Surprisingly, the first try is most likely. The probability of choosing the right key on the first try is 1/10. Succeeding in exactly two trials requires being wrong on the first trial and right on the second, which is less likely: 9/10 × 1/10. And succeeding in exactly three trials is even less likely, for the same reason. The probability diminishes with each trial.

“In other words, it is most likely that he will get the right key at the very first attempt, even if he is drunk,” writes Mark Chang in Paradoxology of Scientific Inference. “What a surprise!”

Black and White

ramsey chess problem

By Robert Henry Ramsey. White to mate in two moves.

Click for Answer

Private Exit

Elbert Hubbard died on the Lusitania. Ernest Cowper, a survivor of the sinking, described the writer’s last moments in a letter to Hubbard’s son the following year:

I can not say specifically where your father and Mrs. Hubbard were when the torpedoes hit, but I can tell you just what happened after that. They emerged from their room, which was on the port side of the vessel, and came on to the boat-deck.

Neither appeared perturbed in the least. Your father and Mrs. Hubbard linked arms — the fashion in which they always walked the deck — and stood apparently wondering what to do. I passed him with a baby which I was taking to a lifeboat when he said, ‘Well, Jack, they have got us. They are a damn sight worse than I ever thought they were.’

They did not move very far away from where they originally stood. As I moved to the other side of the ship, in preparation for a jump when the right moment came, I called to him, ‘What are you going to do?’ and he just shook his head, while Mrs. Hubbard smiled and said, ‘There does not seem to be anything to do.’

The expression seemed to produce action on the part of your father, for then he did one of the most dramatic things I ever saw done. He simply turned with Mrs. Hubbard and entered a room on the top deck, the door of which was open, and closed it behind him.

It was apparent that his idea was that they should die together, and not risk being parted on going into the water.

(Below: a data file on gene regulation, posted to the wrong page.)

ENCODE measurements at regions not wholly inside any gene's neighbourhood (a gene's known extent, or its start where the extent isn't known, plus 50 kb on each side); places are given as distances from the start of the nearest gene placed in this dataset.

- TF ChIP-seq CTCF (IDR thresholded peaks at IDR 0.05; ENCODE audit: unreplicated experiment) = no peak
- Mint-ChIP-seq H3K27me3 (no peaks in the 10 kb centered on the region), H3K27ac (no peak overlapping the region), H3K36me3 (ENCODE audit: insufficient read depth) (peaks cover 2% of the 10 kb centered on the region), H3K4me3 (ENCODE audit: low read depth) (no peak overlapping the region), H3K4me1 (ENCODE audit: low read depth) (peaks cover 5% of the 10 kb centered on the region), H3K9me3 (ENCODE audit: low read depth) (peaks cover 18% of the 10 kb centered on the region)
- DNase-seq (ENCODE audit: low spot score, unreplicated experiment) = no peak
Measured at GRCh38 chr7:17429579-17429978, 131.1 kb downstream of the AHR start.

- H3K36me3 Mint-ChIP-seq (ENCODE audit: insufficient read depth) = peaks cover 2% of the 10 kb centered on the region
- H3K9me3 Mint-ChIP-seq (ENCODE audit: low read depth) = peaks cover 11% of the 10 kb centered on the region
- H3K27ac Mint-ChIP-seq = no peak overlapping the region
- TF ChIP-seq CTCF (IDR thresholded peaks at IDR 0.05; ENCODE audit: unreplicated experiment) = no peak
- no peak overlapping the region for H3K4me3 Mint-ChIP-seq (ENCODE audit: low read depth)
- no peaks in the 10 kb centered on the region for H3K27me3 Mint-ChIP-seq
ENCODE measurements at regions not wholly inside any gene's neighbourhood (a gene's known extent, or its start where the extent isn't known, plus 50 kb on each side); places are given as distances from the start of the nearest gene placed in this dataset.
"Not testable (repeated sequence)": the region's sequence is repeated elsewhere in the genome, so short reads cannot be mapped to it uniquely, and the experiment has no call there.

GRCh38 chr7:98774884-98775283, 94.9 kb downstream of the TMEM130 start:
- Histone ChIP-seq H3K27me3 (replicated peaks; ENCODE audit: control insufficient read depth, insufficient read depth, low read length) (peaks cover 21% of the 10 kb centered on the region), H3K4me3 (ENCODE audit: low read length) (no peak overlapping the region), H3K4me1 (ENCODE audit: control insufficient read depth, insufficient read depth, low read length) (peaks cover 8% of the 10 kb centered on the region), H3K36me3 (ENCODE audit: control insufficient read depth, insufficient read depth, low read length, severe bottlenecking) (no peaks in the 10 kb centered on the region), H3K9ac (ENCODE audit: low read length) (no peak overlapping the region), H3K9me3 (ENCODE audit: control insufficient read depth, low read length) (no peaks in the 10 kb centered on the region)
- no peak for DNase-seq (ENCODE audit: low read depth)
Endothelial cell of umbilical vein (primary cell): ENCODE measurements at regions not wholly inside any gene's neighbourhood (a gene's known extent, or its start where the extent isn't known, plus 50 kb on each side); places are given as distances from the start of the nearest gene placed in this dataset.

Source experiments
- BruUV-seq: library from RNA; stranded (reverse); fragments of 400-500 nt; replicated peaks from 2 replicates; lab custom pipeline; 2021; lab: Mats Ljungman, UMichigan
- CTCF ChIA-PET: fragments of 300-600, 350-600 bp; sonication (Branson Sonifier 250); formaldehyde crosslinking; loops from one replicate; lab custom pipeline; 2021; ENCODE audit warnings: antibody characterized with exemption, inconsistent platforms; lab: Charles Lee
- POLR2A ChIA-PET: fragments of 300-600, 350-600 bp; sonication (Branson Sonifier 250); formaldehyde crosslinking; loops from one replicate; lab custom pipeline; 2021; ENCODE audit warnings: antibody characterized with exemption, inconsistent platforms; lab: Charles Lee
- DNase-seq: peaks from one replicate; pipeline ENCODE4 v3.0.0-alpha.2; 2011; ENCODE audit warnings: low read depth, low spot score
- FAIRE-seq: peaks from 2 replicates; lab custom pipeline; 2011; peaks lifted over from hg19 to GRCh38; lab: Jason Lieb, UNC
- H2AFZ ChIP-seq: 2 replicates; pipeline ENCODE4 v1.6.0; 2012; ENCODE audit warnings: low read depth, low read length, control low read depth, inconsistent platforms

Typecast

In Platoon, Willem Dafoe plays Sgt. Elias, who complains about having to take inexperienced men on patrol.

One of the men says, “Guy’s in three years and he thinks he’s Jesus fucking Christ or something.”

Two years later, Dafoe played the lead in The Last Temptation of Christ.

In a Word

ruelle
n. the space between a bed and the wall

“A Tragic Story”

There lived a sage in days of yore,
And he a handsome pigtail wore;
But wondered much and sorrowed more,
Because it hung behind him.

He mused upon this curious case,
And swore he’d change the pigtail’s place,
And have it hanging at his face,
Not dangling there behind him.

Says he, “The mystery I’ve found!
I’ll turn me round,” — he turned him round;
But still it hung behind him.

Then round and round, and out and in,
All day the puzzled sage did spin;
In vain — it mattered not a pin —
The pigtail hung behind him.

And right and left and round about,
And up and down and in and out
He turned; but still the pigtail stout
Hung steadily behind him.

And though his efforts never slack,
And though he twist and twirl, and tack,
Alas! Still faithful to his back,
The pigtail hangs behind him.

— Thackeray

A New Collectible

In 1961 Italian artist Piero Manzoni offered art buyers 90 tins of his own excrement, signed and numbered, each sold by weight at gold’s daily market price.

That would have been a good investment. A tin that would have cost $37 in 1961 was auctioned by Sotheby’s for $67,000 in 1991 — outperforming gold more than seventyfold.